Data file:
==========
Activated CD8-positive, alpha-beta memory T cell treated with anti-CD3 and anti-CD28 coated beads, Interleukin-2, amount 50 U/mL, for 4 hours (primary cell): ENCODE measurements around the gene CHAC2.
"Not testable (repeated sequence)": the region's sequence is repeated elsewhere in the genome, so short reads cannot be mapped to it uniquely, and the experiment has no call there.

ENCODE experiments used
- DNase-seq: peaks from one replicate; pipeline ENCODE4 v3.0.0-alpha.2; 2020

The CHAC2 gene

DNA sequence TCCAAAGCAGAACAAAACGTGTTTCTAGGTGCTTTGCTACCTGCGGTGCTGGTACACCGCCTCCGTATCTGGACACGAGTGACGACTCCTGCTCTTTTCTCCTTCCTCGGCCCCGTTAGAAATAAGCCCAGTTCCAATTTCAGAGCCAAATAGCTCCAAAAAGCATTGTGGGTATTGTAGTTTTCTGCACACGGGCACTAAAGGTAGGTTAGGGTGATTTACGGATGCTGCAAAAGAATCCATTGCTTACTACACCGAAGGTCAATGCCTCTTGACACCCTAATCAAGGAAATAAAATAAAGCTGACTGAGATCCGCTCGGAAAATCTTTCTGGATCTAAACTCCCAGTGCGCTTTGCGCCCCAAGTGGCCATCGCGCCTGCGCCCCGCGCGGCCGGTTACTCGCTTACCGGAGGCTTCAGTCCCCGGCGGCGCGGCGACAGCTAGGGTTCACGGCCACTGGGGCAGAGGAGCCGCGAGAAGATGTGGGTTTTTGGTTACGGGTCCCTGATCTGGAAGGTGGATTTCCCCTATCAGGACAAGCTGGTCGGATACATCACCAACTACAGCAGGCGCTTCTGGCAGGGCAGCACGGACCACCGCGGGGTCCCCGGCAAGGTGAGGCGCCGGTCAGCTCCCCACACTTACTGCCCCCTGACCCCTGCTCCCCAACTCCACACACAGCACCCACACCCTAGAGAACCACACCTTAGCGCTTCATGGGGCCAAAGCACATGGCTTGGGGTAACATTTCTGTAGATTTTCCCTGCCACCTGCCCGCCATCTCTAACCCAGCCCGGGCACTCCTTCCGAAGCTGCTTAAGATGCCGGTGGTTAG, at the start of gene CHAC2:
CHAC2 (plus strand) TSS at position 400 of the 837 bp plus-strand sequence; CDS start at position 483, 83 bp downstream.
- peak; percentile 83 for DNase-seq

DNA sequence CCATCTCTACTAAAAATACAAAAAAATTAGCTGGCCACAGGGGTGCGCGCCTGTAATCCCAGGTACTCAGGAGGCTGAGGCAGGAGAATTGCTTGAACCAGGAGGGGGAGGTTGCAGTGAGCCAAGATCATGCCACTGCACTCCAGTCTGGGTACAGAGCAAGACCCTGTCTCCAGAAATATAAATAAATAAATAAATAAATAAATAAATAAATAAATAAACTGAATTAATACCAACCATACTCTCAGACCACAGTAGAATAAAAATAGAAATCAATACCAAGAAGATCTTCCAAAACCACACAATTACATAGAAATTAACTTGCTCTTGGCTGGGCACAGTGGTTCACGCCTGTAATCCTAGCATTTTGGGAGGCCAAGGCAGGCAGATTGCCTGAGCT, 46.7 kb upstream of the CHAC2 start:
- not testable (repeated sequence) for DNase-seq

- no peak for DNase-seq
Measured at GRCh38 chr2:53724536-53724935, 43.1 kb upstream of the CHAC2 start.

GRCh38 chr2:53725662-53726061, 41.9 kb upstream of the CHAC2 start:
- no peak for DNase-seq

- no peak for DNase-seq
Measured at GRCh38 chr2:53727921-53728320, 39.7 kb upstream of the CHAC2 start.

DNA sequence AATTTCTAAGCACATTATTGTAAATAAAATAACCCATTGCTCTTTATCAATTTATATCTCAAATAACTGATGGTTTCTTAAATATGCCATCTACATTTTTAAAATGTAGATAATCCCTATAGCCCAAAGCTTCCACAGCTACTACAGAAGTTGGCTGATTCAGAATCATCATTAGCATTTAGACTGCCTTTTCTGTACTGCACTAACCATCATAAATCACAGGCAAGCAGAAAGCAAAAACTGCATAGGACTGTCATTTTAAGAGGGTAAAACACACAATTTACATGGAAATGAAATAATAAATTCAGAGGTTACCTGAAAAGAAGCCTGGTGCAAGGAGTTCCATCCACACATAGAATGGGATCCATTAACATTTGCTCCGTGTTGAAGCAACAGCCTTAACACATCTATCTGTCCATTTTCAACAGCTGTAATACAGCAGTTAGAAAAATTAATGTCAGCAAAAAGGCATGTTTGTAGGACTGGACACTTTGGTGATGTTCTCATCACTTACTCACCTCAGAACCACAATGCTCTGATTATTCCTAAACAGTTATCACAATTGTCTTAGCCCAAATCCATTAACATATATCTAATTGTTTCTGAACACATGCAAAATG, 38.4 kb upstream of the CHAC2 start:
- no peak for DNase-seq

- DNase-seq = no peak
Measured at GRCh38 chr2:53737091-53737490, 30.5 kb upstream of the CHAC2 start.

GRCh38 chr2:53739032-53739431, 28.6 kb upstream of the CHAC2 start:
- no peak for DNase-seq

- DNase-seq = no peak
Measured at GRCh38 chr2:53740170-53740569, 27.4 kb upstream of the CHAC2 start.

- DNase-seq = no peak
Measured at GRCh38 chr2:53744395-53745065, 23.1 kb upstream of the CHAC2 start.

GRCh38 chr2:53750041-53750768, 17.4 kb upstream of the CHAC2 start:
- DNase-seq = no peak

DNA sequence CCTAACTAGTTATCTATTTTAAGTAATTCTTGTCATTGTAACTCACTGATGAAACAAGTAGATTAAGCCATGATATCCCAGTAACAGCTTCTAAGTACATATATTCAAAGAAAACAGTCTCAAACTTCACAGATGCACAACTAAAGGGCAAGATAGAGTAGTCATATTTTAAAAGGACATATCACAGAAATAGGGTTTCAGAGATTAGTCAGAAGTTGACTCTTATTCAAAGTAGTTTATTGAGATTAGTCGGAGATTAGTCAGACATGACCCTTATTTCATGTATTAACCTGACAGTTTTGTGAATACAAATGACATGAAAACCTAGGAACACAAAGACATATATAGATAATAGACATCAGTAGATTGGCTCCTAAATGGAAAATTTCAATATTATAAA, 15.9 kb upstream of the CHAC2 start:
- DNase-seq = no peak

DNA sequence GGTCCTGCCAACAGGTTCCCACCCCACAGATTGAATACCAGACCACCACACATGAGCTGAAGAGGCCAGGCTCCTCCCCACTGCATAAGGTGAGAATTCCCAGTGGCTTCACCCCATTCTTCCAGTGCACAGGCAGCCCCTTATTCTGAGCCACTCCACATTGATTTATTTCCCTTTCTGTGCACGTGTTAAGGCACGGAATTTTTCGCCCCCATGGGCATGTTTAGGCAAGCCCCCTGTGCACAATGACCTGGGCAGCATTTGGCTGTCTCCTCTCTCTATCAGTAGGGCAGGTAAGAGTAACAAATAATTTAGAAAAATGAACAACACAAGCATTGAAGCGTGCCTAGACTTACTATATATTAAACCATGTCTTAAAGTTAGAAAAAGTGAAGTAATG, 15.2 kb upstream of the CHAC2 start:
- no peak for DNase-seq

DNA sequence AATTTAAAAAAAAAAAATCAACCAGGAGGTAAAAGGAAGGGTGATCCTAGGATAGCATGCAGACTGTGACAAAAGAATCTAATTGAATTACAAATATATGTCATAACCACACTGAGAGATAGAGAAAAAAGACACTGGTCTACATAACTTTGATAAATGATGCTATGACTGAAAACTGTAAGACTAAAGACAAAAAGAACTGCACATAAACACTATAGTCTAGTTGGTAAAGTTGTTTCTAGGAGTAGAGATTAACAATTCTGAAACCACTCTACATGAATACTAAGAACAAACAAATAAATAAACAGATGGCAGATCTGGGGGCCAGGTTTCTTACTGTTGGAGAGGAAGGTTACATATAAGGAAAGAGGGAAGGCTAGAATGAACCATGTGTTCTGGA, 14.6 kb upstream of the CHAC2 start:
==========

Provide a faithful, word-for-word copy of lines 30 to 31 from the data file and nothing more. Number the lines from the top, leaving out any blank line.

- DNase-seq = no peak

DNA sequence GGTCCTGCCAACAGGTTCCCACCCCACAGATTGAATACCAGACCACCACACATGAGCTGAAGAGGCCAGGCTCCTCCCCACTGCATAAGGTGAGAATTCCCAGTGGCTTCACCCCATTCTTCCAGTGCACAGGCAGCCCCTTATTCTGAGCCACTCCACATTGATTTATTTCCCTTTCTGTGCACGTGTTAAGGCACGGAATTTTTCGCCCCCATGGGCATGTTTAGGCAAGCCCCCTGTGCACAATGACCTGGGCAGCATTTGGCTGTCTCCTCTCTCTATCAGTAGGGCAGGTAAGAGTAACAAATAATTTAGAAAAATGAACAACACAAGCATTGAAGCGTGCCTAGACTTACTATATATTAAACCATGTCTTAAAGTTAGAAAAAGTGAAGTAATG, 15.2 kb upstream of the CHAC2 start: